Category Archives: 3.5

Artemis Fowl: The Opal Deception (2005) – Eoin Colfer

For the most part, The Opal Deception is just as captivating a book as the first three of the series, but it does have its problems this time around. Everything seems to work out just a little too perfectly for Artemis: Holly arrives just in time to save his life above the surface, and later, when he’s about to be killed yet again, it’s not his brains that saves him, but another timely appearance by his trusted companion Butler. It’s all just a bit too coincidental for my taste, and, really, we don’t see much of Artemis in his element – that is to say, thinking of genius plans to accomplish some task – in this book. I suppose it could be considered a nice change for Holly, Mulch, and Butler to stand in the limelight for a bit, but it is Artemis’ mental capabilities that first drew us in to the story. In fact, Holly could honestly be considered the main character of this book; she debates over whether or not to accept a promotion, she mourns the loss of a friend and father figure, and she takes charge of a situation that could have claimed both hers and Artemis’ lives.

Of course, it wouldn’t be an Eoin Colfer book without a lesson to communicate to the readers; this time, Colfer stands out against animal cruelty. He does this by making references to the villain’s personal luxury transport shuttle, which is decked out with seats made from real animal fur. This choice of decoration sickens all of our protagonists, including the lukewarm criminal Mulch Diggums, who declares the fur to be “repulsive”. I think that the author has made his stance on killing animals for their fur pretty clear.

The fourth book in Eoin Colfer’s acclaimed Artemis Fowl series, The Opal Deception, while it doesn’t match the level of excellence seen in the first three books, is an enjoyable read that will please fans of the characters. While we may not see so much of the wit and genius of the title character that made us all fall in love with the series, it’s a bit of a treat to see the formerly supporting characters stand out and shine a bit.

Rating: 3.5 (out of 5)



The Artemis Fowl Files (2004) – Eoin Colfer

I’ve owned The Artemis Fowl Files for several years, probably since it was first released back in 2004. Imagine my surprise when I picked it up and started reading…only to realize that I had never read it before. What a great, new experience!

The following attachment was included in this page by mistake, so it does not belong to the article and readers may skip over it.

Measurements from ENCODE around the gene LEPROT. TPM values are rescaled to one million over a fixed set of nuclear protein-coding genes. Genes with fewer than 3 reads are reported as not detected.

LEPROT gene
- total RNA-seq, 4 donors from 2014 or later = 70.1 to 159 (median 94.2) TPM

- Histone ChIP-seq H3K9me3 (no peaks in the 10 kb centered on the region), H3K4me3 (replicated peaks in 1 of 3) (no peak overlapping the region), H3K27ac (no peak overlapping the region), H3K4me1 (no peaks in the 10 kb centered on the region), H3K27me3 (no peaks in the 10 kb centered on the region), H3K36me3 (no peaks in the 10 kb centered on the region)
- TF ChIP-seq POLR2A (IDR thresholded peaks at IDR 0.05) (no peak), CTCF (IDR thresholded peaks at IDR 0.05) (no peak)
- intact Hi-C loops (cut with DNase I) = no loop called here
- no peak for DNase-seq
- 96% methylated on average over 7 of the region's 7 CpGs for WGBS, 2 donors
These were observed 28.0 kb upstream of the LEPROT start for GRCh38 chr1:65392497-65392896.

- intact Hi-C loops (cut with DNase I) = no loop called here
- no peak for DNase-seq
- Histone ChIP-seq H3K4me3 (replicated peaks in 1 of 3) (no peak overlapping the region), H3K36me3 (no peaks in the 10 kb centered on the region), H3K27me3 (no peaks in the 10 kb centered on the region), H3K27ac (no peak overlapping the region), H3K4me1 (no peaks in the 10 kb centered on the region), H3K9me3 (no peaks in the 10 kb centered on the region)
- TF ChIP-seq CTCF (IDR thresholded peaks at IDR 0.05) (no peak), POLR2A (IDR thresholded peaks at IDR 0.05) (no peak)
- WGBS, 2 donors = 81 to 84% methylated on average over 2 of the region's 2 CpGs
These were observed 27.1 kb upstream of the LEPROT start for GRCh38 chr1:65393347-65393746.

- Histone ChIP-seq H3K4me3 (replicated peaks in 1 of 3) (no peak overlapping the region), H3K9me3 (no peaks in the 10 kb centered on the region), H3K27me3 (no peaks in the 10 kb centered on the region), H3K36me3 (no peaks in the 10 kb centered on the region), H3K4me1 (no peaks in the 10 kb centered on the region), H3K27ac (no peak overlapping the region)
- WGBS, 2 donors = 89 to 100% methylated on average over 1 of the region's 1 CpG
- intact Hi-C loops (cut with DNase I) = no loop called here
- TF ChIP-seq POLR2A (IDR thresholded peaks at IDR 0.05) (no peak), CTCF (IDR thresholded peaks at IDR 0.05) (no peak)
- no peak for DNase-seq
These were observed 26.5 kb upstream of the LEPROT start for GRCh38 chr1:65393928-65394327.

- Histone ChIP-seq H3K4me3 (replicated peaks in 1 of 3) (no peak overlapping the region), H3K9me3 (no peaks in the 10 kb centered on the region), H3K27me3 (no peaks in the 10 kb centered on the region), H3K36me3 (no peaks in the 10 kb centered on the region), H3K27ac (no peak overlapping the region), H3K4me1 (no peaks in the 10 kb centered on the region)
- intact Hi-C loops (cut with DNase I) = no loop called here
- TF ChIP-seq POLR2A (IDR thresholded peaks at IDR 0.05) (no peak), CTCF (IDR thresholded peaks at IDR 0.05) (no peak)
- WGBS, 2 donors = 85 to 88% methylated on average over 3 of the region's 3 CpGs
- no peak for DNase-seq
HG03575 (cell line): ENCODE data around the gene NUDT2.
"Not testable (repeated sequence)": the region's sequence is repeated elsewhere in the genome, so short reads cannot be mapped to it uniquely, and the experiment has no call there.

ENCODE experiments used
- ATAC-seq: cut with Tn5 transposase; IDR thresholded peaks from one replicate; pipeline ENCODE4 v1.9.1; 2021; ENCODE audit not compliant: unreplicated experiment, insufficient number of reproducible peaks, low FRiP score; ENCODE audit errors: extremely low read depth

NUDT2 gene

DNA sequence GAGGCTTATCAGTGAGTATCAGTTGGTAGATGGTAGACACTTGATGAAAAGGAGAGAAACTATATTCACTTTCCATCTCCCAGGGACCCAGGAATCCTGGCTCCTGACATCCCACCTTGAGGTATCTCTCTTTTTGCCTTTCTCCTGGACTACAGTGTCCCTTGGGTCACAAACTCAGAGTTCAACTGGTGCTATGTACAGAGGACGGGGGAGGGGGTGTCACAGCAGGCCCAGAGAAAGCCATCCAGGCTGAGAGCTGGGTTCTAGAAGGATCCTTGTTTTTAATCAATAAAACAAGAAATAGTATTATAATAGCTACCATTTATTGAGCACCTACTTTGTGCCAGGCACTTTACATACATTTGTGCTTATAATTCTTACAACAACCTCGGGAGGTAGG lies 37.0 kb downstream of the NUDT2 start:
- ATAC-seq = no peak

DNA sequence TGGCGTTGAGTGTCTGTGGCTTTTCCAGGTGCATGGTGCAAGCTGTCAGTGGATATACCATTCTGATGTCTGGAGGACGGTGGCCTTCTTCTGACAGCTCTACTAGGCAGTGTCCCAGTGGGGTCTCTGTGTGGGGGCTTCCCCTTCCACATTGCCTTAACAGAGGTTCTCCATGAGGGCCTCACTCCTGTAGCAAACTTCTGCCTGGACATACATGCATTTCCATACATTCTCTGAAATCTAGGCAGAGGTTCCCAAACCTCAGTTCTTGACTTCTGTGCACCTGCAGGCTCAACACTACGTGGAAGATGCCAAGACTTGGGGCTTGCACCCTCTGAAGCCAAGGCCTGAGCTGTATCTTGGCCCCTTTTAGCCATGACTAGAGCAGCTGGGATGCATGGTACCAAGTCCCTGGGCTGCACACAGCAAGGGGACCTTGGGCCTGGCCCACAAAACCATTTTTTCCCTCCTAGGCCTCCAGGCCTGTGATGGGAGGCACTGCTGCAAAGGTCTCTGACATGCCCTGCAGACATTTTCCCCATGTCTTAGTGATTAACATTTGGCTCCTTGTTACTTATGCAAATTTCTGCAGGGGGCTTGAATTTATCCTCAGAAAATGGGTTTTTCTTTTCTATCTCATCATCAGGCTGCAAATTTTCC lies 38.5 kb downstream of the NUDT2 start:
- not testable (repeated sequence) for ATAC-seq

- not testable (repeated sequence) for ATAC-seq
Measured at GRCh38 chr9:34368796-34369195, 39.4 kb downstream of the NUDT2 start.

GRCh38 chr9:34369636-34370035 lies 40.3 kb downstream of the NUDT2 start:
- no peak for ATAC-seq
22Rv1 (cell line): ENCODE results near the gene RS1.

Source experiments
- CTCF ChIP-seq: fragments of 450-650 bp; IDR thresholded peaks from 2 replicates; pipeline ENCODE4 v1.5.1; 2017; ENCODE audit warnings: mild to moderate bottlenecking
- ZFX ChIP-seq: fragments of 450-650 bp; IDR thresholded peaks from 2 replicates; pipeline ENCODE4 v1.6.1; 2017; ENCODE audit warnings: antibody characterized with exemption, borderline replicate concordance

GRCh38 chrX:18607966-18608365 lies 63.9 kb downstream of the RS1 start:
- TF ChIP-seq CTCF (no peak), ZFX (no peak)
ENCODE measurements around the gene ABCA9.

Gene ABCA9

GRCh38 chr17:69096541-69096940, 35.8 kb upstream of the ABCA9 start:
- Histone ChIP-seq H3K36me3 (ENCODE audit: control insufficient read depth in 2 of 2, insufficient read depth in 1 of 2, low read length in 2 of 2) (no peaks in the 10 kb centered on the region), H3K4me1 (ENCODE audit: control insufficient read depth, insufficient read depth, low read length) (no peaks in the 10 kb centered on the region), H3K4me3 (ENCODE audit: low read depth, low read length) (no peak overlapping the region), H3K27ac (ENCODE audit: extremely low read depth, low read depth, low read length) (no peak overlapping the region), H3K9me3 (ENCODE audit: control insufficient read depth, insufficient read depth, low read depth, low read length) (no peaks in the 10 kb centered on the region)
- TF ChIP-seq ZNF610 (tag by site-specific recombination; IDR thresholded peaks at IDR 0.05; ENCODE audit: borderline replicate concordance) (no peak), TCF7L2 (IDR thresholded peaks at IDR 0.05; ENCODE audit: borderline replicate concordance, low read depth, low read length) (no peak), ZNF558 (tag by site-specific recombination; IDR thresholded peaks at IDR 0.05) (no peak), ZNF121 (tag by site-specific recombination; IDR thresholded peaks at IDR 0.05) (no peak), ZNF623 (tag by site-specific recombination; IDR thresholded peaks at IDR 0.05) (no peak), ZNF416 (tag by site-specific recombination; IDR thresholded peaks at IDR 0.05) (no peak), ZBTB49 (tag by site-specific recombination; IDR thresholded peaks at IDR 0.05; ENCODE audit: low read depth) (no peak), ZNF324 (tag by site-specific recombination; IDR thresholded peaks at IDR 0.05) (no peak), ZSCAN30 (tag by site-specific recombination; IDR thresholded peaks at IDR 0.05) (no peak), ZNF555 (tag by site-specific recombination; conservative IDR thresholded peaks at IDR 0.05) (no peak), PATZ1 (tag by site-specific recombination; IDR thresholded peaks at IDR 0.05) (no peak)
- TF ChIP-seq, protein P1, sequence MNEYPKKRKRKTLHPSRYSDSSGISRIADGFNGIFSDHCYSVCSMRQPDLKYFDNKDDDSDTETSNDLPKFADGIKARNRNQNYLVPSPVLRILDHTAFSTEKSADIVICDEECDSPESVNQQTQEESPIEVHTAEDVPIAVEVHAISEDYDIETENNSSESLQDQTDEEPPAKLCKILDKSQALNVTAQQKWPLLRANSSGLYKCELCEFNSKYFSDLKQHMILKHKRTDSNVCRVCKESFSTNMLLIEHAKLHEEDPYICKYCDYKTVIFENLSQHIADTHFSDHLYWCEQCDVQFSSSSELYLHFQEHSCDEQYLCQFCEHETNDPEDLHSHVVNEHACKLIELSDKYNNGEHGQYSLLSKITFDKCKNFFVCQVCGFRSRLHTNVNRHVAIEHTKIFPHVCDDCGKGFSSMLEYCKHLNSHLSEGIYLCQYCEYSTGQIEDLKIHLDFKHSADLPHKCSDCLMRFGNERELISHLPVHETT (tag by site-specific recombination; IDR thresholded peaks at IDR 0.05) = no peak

The first section of The Artemis Fowl Files is a short story titled “LEPrecon”. It tells us the story of how Holly was first initiated into Recon, which turned out to be quite an entertaining read. We are introduced to a character that we wouldn’t normally meet until later in the series, which is interesting (though I don’t remember how he’s introduced later, so the continuity might not quite line up).

Colfer sticks with his formula of communicating an important message to his readers, and this one has to do with doing what you’re told versus doing what is right. Not much else to say about that, but it’s definitely another good lesson to learn.

“LEPrecon” is short, but I enjoyed it a lot.

Rating: 4 (out of 5)

Additional Material

There’s not really much to talk about in the large middle section of the book. There is a diagram of how the LEP use magma flares to ride pods to the surface that’s kinda cool, and there’s a couple of equipment diagrams and “interviews” with the main characters and with the author. None of that is too important, though; the real treat is the Gnommish decoder. In case you’ve never picked up an Artemis Fowl book before, you may not know why you’d need a Gnommish decoder. What Colfer does is provides a code in “Gnommish” along the bottom of most of the books in the series. These codes tell stories or convey secret messages and whatnot, and it’s the first real code to be provided to the readers; previously, you’d have to compare symbols and letters with a translation of a passage written in Gnommish in the first book of the series. Quite a handy tool for those who are interested.

Though the decoder is nifty and the other stuff is mildly interesting, nothing in this section is necessary. I personally would have preferred another short story or something like that. Oh, well – beggars can’t be choosers.

Rating: 2.5 (out of 5)

“The Seventh Dwarf”

The book ends with another short story titled “The Seventh Dwarf”. Despite being a decent read, I had one main issue with it. It takes place between the events of the first and second books, but it almost seems to ignore the second one. The story has appearances from all of the main characters, which is the problem: none of these characters were supposed to interact with each other in between these two books. In The Arctic Incident, Holly talks about “the last time she saw Artemis” and stuff like that. While Colfer did a good job with making sure that Mulch was still considered dead by the People, though.

An entertaining read, but it doesn’t feel “canon” – I think that’s the proper word here.

Rating: 3.5 (out of 5)


It doesn’t contain much to justify the title The Artemis Fowl Files, but it’s worth the purchase for the short stories alone, especially “LEPrecon”.

Rating: 3.5 (out of 5)